GAU-8 Avenger

The General Electric GAU-8/A Avenger is a 30 mm, hydraulically-driven seven-barrel Gatling-type rotary cannon that is mounted on the United States Air Force's A-10 Thunderbolt II. It is the largest, heaviest and most powerful aircraft cannon in the United States military. The GAU-8 was specifically designed for the anti-tank role, and delivers a very powerful round at a high rate of fire.


The GAU-8 was created as a parallel program with the A-X competition that produced the A-10. The specification for the cannon was laid out in 1970, with General Electric and Philco-Ford offering competing designs. Both the A-X prototypes, the A-10 and the Northrop YA-9, were designed to incorporate the weapon, although it was not available during the initial competition, and the M61 Vulcan was used as a temporary replacement. Once completed, the GAU-8 represents some 16% of the A-10 aircraft's unladen weight. The gun is placed slightly off centre in the nose of the plane with the front landing gear positioned to the side. In a similar class is the Russian Gryazev-Shipunov GSh-6-30, which is lighter and has a higher fire rate but has a lower muzzle velocity and overheats faster.

The A-10 and its GAU-8/A gun entered service in 1977. The gun is no longer in production. It was produced by General Electric, though General Dynamics Armament and Technical Products has been responsible for support since 1997 when the division was sold by Lockheed Martin to General Dynamics.

The gun is loaded using Syn-Tech's linked tube carrier GFU-7/E 30mm Ammunition Loading Assembly cart. This vehicle is unique to the A-10 and the GAU-8.


The GAU-8 itself weighs 2760 N (620 lb), mass 281 kg, but the complete weapon, with feed system and drum, weighs 1,830 kg (4,029 lb) with a maximum ammunition load. It measures 19 ft ½ in (5.81 m) from the muzzle to the rearmost point of the ammunition system, and the ammunition drum alone is 34.5 in (86 cm) in diameter and 71.5 in (1.82 m) long. The magazine can hold 1,350 rounds, although 1,174 is the more normal load-out. Muzzle velocity with armor-piercing incendiary (API) ammunition is 3,250 ft/s (990 m/s), almost the same as the substantially lighter M61 Vulcan's 20mm round.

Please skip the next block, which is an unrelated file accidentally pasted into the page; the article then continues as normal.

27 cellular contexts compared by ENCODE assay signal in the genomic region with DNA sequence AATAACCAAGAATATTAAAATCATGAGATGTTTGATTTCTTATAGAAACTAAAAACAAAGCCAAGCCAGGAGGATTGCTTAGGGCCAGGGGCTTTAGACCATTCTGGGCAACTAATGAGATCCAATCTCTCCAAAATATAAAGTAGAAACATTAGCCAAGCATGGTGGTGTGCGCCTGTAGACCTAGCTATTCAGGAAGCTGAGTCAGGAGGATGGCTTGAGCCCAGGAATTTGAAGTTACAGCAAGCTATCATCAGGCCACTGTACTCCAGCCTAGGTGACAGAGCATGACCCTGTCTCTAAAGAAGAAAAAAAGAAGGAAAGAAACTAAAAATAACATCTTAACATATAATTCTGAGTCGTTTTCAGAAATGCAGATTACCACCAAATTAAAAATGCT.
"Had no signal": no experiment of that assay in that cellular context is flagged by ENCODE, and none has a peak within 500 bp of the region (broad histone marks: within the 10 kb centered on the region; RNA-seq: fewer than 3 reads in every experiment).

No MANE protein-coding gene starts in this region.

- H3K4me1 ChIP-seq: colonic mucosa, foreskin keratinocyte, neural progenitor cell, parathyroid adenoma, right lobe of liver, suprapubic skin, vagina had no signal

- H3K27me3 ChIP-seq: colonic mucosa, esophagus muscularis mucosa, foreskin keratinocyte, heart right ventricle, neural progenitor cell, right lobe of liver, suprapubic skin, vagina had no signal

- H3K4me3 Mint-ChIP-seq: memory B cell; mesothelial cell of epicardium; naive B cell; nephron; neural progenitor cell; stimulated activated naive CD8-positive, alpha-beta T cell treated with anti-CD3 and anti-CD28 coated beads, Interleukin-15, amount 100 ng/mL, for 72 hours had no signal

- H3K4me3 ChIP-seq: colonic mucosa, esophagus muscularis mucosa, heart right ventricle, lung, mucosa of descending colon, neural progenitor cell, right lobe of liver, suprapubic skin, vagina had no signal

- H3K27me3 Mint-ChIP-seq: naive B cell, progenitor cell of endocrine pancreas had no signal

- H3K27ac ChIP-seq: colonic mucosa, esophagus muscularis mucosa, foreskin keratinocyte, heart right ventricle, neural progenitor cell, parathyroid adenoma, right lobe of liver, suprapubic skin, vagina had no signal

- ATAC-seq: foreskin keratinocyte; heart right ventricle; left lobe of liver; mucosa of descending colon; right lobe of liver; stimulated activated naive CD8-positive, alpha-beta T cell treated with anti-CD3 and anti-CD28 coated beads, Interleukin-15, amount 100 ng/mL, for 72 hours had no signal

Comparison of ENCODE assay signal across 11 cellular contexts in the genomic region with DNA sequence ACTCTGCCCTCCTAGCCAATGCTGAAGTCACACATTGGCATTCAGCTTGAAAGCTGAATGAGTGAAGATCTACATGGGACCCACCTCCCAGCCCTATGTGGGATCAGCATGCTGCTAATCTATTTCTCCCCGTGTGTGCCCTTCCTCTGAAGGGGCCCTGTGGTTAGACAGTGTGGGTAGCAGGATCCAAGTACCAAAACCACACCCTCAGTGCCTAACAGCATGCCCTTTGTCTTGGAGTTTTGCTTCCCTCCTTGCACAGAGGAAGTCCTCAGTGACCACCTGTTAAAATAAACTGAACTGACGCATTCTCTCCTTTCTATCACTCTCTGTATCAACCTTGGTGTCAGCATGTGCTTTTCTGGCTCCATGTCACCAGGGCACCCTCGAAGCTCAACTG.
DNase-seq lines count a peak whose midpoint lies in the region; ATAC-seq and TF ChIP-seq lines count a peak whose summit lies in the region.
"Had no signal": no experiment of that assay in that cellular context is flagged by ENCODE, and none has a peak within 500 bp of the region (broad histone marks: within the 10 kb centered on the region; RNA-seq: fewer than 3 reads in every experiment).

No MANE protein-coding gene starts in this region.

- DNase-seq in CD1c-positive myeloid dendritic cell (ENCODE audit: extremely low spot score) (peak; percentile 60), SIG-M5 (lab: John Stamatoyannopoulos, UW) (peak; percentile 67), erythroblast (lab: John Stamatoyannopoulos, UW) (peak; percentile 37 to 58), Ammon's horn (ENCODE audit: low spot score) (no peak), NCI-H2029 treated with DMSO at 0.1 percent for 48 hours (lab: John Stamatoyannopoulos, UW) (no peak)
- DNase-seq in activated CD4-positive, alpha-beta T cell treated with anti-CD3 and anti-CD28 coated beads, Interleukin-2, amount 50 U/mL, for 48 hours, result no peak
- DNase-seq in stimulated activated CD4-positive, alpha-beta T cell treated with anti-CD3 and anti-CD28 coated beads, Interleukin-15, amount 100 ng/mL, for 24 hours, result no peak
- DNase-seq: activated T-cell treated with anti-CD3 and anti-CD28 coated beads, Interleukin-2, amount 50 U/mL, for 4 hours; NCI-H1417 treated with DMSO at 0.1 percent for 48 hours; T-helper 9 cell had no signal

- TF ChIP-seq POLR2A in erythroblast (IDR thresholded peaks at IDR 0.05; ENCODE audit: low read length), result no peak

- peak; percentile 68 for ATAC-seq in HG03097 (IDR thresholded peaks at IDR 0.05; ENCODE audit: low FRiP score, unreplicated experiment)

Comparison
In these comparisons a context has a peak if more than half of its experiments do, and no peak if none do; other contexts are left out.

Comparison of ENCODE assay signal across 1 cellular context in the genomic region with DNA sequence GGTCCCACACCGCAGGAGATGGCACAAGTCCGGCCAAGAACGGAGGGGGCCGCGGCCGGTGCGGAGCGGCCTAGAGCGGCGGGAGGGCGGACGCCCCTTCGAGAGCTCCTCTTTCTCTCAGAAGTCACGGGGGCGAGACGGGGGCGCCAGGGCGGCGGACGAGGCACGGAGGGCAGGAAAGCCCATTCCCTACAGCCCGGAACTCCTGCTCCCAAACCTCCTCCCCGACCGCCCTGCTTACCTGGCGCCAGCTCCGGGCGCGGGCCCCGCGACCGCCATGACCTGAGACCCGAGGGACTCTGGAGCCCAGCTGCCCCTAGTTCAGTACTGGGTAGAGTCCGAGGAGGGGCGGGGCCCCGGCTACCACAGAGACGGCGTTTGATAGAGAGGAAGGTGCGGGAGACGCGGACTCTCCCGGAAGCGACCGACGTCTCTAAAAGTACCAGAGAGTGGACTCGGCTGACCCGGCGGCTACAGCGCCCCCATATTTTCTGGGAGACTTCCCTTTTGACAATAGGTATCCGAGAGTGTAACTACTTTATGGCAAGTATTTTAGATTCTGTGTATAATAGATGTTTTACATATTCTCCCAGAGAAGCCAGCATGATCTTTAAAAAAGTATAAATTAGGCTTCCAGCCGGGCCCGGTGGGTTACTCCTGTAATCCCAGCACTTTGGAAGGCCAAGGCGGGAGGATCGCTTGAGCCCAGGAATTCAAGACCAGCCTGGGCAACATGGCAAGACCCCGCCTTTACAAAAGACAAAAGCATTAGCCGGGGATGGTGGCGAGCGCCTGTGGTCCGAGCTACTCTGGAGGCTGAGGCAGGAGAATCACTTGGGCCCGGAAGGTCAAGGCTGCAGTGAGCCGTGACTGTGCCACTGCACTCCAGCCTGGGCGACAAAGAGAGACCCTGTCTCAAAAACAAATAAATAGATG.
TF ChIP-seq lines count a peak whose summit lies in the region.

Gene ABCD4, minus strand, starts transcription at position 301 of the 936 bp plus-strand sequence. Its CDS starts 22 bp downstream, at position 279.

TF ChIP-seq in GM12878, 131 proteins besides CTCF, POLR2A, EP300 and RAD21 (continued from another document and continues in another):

The standard ammunition mixture for anti-armor use is a four-to-one mix of PGU-14/B Armor-Piercing Incendiary (API), with a projectile weight of about 15.0 oz (425 grams or 6,560 grains) and PGU-13/B High Explosive Incendiary (HEI) rounds, with a projectile weight of about 12.7 oz (360 grams). The PGU-14/B round incorporates a depleted uranium penetrator. The Avenger is lethal against tanks and any other armored vehicles.

A very important innovation in the design of the GAU-8/A shells is the use of aluminium alloy cases in place of the traditional steel or brass. This alone adds 30% to ammunition capacity for a given weight. The shells also have plastic driving bands to improve barrel life. They are imposing to examine and handle, measuring 11.4 in (290 mm) in length and weighing 1.53 lb (694 g) or more.

Originally, the Avenger's rate of fire was switchable between 1,800 rounds per minute (RPM) and 4,200 RPM. In later modifications, the 4,200 RPM rate of fire was replaced with a slightly lower 3,900 RPM. In practice, the cannon is limited to one and two-second bursts to avoid overheating and conserve ammunition; barrel life is also a factor, since the USAF has specified a minimum 21,000-round life for each set of barrels. It is also said that this is to deal with the substantial deceleration of the plane that results from firing (see below for details). Technically, however, there is no tech order limitation on the duration the gun may be continuously fired; therefore the pilot could in theory hold the trigger down and expend all 1174 rounds in one burst, with no damage or ill effects (though such an action would almost certainly be wasteful and tactically unsound).